San Francisco Mayor Ed Lee announced Tuesday a partnership that will provide the City with a fleet of 14 plug-in hybrid pickup trucks for the next three years.
The partnership between the City, the U.S. Department of Energy and Chrysler Group allows the Ram 1500 trucks to be tested by San Francisco city departments to evaluate their charging performance and fuel economy.
The trucks are part of a national fleet of 140 vehicles that are being tested in a dozen cities. The program is funded by a $48 million stimulus grant from the federal Department of Energy and a $49.4 million grant from Chrysler.
Lee said the trucks will be tested "in the most hardened way" by picking up discarded items or stray pets.
"It's appropriate for San Francisco to do this" program because "we want to be the electric vehicle capital of the world," Lee said.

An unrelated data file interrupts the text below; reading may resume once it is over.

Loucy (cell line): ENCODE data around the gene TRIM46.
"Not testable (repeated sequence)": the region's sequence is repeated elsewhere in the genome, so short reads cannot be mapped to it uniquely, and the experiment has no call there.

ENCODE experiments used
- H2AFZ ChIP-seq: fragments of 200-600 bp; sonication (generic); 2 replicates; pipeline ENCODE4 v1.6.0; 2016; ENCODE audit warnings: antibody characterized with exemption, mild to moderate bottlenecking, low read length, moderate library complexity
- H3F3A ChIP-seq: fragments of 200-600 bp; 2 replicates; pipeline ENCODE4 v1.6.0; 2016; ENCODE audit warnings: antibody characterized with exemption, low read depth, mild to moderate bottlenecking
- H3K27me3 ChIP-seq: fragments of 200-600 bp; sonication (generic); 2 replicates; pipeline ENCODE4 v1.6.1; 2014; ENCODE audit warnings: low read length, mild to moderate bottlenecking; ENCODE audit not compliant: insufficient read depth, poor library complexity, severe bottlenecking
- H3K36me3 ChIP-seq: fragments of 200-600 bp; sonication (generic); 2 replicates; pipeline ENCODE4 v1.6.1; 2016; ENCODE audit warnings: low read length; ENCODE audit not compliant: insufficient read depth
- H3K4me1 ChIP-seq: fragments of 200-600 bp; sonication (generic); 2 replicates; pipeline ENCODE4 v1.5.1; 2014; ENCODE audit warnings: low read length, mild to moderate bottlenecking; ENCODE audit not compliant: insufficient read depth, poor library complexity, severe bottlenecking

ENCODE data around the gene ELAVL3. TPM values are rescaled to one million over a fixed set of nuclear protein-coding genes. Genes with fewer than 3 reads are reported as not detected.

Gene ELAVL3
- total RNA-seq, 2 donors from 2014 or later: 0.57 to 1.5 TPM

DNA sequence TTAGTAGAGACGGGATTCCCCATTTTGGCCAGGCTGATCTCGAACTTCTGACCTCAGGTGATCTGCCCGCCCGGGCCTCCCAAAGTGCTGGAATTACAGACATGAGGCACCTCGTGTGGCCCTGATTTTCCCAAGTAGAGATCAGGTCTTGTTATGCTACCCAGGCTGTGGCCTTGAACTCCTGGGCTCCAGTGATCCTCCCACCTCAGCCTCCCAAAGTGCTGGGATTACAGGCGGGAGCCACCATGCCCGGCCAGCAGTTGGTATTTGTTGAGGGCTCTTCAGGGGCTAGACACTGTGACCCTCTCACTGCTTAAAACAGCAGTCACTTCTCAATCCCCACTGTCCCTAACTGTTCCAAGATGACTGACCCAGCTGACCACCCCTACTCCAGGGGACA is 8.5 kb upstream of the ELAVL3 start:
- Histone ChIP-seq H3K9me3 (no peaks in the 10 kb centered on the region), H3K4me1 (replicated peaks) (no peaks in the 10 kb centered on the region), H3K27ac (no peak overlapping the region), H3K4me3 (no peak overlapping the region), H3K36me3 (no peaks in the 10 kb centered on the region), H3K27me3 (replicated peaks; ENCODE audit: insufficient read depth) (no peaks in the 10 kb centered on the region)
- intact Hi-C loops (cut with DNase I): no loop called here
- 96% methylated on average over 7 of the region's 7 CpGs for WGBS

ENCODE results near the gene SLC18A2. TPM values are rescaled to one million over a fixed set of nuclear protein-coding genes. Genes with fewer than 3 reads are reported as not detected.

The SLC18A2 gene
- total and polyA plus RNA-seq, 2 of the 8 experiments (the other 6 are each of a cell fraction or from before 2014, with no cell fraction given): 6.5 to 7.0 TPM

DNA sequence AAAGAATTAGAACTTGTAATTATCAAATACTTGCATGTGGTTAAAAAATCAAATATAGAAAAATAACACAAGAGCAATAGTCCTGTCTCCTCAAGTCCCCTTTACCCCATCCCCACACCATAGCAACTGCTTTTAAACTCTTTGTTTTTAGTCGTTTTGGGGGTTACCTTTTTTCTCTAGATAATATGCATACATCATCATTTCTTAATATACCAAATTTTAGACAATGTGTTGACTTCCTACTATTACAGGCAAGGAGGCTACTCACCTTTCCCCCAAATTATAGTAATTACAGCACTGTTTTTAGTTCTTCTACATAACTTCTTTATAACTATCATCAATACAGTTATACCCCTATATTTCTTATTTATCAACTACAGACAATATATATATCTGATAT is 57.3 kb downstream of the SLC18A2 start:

The announcement was made Tuesday in Civic Center Plaza where all 14 of the trucks were parked.
Melanie Nutter, director of the City's Department of the Environment, said, "I never thought I'd be at an event in San Francisco surrounded by pickup trucks."
Nutter said replacing 14 gas-powered trucks with the plug-in hybrids will save the city about 7,000 gallons of gasoline at a cost of about $25,000 per year over the course of the three-year program, lessening the City's annual carbon dioxide output by 91 tons.
Abdullah Bazzi, senior manager of Chrysler's advanced hybrid vehicle project, said the company had no current plans to produce the plug-in hybrid trucks on a large scale, but said the company will soon be making electric versions of its Fiat 500 vehicle for sale to the public.